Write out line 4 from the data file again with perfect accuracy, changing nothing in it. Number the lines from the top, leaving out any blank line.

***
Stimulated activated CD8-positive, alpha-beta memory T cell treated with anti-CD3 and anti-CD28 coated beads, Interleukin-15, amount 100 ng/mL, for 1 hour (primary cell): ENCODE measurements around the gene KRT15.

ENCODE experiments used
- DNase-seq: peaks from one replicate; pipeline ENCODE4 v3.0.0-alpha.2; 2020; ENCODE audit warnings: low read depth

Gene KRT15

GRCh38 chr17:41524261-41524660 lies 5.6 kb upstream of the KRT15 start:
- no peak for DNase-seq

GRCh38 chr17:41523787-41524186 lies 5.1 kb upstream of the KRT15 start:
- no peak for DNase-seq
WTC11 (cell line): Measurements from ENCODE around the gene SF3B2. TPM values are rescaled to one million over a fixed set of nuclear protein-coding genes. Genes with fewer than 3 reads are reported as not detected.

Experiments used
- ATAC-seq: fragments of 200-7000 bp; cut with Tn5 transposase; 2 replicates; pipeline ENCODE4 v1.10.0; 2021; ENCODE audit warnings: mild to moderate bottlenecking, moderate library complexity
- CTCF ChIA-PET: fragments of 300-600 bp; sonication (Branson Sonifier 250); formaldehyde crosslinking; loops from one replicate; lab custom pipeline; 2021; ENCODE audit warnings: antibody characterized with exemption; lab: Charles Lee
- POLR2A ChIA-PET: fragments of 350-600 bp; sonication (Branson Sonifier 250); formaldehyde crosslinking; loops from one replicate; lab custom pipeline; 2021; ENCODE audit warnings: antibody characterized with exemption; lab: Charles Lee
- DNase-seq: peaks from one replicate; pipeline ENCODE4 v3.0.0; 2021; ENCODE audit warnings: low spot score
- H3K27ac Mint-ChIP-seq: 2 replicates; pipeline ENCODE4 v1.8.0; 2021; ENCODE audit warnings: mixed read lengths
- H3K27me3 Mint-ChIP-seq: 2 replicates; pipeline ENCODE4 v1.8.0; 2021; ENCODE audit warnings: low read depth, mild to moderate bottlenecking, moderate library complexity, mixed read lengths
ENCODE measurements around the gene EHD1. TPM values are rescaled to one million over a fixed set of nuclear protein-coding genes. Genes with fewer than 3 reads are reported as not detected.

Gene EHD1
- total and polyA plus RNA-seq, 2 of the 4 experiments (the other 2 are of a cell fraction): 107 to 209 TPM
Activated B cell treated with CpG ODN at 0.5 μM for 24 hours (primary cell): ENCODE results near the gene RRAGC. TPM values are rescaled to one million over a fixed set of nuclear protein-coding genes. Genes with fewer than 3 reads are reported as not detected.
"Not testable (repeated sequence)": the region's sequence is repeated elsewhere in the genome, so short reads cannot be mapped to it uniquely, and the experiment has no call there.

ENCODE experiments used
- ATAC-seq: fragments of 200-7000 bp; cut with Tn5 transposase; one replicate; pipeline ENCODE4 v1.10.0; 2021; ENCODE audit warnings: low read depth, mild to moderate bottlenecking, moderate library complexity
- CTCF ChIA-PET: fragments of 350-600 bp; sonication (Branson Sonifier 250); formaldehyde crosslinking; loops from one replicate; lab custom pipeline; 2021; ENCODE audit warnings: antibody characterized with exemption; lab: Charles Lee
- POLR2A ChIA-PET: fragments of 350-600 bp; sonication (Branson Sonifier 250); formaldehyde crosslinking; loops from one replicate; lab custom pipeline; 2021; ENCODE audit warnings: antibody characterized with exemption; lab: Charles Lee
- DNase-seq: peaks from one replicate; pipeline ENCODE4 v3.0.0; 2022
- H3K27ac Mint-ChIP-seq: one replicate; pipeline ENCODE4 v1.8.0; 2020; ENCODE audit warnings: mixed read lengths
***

Gene KRT15